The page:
Key Pad Locks

Three years ago when I bought my house I replaced the deadbolt we use every day with a key pad deadbolt.  Why these aren’t standard on homes I don’t understand, they’re better to keys in every way.  Way more convenient than having to have a key on you, my wife appreciates not having to fish the key out of her purse.  It’s much more secure, instead of giving my house cleaner or contractors a key to the house that they can copy, I give them each an individual code that I can change easily.  I’ve also given distinct codes to trusted friends, so that they can get in if we need them to (like when I forgot I had a package coming when I was going on vacation, my friend picked it up and left it in the house).

There are two main competitors in this space: Schlage and Kwikset.

I went with the Schlage lock because I prefer the feature set: It’s a manual turn lock and has a larger key space.  The Kwikset lock has a motorized dead bolt which wouldn’t work with my house as my front door is just a hair off from the frame which means I have to hold the door closed when turning the deadbolt.

Kwikset Lock

The Schlage lock

Because I’m sort of  a paranoid person, I’m a little worried that I’ll miss the “low battery” warning and actually lock us out of the house.  I’ve mitigated this concern by putting an old fashioned key inside a combination locked key safe on the outside of the house.  I use the Masterlock key safe that I installed in a way to make sure it isn’t visible from the street.

Total cost for this upgrade: $120.00.  Well worth the convenience and security.

My home is my castle

A few years ago my house was broken into, thankfully nothing was taken but the would be thieves left the door open.  We’re sure we didn’t leave it open as it’s a door we never used and our neighbors noticed an unfamiliar car in our driveway.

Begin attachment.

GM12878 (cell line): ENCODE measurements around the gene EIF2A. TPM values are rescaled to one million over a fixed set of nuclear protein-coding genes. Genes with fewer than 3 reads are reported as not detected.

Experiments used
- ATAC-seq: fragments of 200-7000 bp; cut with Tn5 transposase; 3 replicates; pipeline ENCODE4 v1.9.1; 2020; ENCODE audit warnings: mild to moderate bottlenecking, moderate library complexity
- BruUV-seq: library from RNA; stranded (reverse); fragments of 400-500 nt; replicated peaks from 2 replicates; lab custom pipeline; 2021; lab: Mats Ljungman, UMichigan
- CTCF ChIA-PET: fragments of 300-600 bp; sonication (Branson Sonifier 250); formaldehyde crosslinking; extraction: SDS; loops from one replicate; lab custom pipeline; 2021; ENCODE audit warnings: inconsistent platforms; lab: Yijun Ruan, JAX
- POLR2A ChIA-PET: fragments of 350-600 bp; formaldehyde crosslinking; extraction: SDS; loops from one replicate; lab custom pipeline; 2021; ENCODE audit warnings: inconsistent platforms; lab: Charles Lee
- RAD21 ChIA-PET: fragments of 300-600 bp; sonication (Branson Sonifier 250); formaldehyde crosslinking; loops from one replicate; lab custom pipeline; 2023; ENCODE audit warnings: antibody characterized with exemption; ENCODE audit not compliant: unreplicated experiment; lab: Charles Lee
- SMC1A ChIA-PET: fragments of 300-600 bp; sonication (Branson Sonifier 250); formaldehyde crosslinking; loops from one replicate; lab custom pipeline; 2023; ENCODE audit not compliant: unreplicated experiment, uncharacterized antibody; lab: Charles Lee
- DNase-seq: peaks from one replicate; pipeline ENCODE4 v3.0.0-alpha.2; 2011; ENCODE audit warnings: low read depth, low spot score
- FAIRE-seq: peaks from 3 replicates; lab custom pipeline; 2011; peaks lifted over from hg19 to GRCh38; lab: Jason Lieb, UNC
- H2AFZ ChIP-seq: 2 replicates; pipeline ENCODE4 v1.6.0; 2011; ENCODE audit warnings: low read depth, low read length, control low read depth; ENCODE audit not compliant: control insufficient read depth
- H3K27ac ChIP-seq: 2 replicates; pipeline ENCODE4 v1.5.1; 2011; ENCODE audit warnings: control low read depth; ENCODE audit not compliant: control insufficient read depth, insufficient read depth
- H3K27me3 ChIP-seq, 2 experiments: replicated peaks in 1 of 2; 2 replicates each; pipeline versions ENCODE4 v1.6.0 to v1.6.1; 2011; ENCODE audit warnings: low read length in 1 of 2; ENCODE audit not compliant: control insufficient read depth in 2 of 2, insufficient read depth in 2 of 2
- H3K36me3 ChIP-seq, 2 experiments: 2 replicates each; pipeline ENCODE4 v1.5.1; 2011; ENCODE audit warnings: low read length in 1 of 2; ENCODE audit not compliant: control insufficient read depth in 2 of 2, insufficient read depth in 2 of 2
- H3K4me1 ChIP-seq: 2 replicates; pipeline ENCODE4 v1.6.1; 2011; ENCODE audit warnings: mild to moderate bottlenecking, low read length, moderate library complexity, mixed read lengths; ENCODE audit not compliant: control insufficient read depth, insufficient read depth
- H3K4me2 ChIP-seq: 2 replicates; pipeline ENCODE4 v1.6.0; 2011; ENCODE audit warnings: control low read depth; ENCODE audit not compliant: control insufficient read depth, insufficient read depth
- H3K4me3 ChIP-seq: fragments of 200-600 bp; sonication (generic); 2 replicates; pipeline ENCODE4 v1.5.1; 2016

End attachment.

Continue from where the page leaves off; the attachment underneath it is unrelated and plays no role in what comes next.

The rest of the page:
We think Harley, our, thirty-five pound labradoodle scared them off.  He’s normally locked in the basement, and if you can’t see him, his bark can be ferocious.


My wife got home before me and called the police.  They came quickly (under 5 minutes) and swept the house to make sure there wasn’t anyone inside.  When they opened the door to the basement, our ferociously barking guard dog ran the other way, deeper into the basement.  I rescued him from the backyard after he escaped through the dog door.

Make the home harder than the one next to it.

As you can imagine this really upset us and so we looked into what we can do to secure our home.  There’s an old joke: “How do you out run a bear?” A: You don’t, you just have to outrun the guy next to you.  This was our strategy to home safety, we decided to make our house harder to get into than the ones next to us.

 The first thing I did was replace the rear door and the side door (the one that was used to break in) with modern doors that opened outward.

The reason to make the door open outward is because it’s almost impossible to kick a door in if it opens out.  If you are going to make a door open out make sure you use armored pins in the hinges.  With the door opening out, the hinges are now on the outside of the house.  A traditional pin can be pulled out of the door without opening the door.  An armored pin is protected from removal when the door is closed.